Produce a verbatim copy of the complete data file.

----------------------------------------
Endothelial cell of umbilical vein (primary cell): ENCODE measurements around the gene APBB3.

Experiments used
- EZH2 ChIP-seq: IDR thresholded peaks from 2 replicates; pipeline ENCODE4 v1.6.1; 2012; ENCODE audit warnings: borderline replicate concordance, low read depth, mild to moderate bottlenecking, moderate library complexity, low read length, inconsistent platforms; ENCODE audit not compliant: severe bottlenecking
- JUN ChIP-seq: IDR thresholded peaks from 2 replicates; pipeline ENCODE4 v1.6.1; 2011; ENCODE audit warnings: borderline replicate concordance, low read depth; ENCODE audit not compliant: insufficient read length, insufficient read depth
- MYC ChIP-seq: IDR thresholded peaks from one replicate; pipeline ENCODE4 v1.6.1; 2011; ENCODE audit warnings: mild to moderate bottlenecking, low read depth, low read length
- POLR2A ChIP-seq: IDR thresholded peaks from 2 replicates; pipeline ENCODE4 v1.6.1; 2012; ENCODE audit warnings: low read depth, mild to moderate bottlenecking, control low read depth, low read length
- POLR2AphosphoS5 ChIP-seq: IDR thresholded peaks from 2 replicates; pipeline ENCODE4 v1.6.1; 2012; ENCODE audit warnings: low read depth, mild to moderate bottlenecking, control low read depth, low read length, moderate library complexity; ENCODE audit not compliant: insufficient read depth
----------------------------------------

Endothelial cell of umbilical vein (primary cell): ENCODE measurements around the gene APBB3.

Experiments used
- EZH2 ChIP-seq: IDR thresholded peaks from 2 replicates; pipeline ENCODE4 v1.6.1; 2012; ENCODE audit warnings: borderline replicate concordance, low read depth, mild to moderate bottlenecking, moderate library complexity, low read length, inconsistent platforms; ENCODE audit not compliant: severe bottlenecking
- JUN ChIP-seq: IDR thresholded peaks from 2 replicates; pipeline ENCODE4 v1.6.1; 2011; ENCODE audit warnings: borderline replicate concordance, low read depth; ENCODE audit not compliant: insufficient read length, insufficient read depth
- MYC ChIP-seq: IDR thresholded peaks from one replicate; pipeline ENCODE4 v1.6.1; 2011; ENCODE audit warnings: mild to moderate bottlenecking, low read depth, low read length
- POLR2A ChIP-seq: IDR thresholded peaks from 2 replicates; pipeline ENCODE4 v1.6.1; 2012; ENCODE audit warnings: low read depth, mild to moderate bottlenecking, control low read depth, low read length
- POLR2AphosphoS5 ChIP-seq: IDR thresholded peaks from 2 replicates; pipeline ENCODE4 v1.6.1; 2012; ENCODE audit warnings: low read depth, mild to moderate bottlenecking, control low read depth, low read length, moderate library complexity; ENCODE audit not compliant: insufficient read depth